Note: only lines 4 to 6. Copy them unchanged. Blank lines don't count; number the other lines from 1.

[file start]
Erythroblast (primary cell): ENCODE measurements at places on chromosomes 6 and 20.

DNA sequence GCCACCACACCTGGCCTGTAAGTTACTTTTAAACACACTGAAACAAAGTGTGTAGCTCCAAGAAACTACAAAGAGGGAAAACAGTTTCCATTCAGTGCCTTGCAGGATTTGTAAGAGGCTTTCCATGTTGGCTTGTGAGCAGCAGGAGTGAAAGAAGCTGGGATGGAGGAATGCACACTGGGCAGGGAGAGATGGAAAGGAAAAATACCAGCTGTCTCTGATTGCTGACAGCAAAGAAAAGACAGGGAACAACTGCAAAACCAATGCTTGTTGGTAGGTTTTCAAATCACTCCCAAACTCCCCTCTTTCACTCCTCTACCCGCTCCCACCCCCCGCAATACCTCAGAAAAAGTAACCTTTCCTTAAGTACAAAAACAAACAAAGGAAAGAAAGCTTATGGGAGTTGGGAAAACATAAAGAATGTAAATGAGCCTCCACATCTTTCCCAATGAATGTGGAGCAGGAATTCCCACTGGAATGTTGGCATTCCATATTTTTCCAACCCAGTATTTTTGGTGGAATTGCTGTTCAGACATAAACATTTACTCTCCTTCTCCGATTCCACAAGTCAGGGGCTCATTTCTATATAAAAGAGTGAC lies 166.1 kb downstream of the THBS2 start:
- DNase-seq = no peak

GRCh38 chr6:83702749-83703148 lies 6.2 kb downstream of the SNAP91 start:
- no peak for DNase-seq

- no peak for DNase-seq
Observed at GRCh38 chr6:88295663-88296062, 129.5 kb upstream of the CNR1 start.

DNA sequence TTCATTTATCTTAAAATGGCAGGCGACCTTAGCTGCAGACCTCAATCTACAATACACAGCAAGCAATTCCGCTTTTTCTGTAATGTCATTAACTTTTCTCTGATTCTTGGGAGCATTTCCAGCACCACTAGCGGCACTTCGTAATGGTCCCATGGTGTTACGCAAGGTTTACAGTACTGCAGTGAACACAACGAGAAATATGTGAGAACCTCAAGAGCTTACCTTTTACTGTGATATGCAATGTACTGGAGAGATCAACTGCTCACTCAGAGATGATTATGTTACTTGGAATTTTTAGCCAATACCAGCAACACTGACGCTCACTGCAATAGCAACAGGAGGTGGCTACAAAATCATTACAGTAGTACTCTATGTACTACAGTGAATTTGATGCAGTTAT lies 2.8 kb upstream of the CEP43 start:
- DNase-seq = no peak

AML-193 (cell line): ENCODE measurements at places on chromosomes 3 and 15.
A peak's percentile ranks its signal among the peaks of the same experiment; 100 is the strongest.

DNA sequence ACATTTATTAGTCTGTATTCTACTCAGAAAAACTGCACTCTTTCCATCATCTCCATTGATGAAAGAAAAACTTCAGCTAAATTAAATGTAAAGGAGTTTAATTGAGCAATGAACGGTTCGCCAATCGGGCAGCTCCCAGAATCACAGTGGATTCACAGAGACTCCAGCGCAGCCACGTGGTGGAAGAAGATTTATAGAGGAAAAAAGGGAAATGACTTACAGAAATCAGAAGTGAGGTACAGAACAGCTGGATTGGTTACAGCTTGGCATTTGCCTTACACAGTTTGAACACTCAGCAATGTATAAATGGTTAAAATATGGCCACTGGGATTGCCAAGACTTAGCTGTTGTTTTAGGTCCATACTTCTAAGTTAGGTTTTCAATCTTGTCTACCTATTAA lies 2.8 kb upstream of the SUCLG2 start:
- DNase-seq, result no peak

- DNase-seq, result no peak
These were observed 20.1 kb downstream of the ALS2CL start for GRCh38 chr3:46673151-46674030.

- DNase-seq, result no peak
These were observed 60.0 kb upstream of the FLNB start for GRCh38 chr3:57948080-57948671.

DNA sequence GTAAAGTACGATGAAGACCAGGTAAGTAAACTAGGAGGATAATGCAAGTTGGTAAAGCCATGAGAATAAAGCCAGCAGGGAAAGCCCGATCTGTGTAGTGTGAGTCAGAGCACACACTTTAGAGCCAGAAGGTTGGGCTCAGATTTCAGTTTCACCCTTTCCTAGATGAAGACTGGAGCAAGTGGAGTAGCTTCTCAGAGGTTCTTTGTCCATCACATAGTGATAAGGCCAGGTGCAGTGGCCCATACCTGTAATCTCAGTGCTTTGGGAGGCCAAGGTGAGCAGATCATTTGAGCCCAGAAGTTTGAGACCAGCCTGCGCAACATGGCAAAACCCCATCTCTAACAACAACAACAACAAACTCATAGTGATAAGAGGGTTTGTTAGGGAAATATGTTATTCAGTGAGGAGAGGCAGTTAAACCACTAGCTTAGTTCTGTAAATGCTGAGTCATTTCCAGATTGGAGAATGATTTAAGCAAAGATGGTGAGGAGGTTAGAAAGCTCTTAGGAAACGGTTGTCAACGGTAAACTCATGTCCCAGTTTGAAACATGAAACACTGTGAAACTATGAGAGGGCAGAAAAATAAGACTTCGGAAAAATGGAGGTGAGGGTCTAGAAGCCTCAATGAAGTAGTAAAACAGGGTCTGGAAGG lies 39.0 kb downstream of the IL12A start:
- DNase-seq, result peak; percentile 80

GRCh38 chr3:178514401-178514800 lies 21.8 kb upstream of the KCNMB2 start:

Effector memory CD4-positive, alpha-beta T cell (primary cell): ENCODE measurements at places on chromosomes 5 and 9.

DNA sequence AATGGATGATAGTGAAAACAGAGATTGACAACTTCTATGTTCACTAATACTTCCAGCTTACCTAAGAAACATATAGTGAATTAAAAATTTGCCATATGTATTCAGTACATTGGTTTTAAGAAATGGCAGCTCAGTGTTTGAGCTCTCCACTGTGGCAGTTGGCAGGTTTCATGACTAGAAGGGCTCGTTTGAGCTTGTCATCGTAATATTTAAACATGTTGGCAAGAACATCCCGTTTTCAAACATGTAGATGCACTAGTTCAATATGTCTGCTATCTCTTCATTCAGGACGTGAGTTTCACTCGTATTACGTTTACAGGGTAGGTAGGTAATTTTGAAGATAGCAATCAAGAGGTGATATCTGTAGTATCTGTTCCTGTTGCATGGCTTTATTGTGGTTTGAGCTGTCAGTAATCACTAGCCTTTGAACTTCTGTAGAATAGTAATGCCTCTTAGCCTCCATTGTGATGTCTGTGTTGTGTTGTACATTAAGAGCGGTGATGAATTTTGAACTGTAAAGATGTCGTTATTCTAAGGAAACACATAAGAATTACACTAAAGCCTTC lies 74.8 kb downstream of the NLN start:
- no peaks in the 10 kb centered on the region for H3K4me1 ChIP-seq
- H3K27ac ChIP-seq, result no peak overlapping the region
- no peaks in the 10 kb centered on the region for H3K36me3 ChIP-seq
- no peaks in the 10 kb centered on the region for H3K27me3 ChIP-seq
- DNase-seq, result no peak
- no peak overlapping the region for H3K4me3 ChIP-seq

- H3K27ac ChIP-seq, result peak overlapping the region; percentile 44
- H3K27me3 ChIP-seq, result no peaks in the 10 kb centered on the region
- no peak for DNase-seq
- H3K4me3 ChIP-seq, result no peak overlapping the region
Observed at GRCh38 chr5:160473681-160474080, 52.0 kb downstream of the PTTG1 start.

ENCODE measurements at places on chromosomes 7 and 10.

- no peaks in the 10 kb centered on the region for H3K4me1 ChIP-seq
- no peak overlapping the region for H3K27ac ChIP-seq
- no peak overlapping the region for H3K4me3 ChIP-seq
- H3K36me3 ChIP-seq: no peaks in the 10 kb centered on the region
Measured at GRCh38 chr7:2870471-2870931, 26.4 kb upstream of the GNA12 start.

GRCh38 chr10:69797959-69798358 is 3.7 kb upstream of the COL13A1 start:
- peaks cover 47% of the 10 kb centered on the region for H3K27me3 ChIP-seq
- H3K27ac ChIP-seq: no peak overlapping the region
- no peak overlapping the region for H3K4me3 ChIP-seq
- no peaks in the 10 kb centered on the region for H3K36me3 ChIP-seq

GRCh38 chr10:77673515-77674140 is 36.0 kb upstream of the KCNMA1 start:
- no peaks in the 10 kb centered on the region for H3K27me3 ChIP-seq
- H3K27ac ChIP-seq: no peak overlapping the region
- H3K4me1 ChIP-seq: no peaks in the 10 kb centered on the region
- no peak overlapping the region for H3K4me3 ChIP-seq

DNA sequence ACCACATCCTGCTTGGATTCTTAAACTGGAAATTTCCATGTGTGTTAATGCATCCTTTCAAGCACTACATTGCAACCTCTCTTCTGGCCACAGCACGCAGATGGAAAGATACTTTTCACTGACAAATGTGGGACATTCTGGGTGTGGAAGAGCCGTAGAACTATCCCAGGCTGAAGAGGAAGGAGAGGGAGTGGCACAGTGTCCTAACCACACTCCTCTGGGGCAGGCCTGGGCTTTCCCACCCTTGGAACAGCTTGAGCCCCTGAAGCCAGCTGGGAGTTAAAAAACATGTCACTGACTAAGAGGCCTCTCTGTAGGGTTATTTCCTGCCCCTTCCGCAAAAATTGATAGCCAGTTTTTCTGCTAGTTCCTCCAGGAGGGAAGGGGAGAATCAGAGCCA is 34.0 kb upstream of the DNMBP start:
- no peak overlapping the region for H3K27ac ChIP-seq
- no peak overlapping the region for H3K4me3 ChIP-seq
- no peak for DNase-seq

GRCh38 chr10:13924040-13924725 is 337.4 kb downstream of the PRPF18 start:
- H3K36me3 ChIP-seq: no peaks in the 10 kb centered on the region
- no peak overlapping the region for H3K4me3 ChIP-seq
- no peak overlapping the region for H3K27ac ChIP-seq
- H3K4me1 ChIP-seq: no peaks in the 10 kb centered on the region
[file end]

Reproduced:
GRCh38 chr6:83702749-83703148 lies 6.2 kb downstream of the SNAP91 start:
- no peak for DNase-seq

- no peak for DNase-seq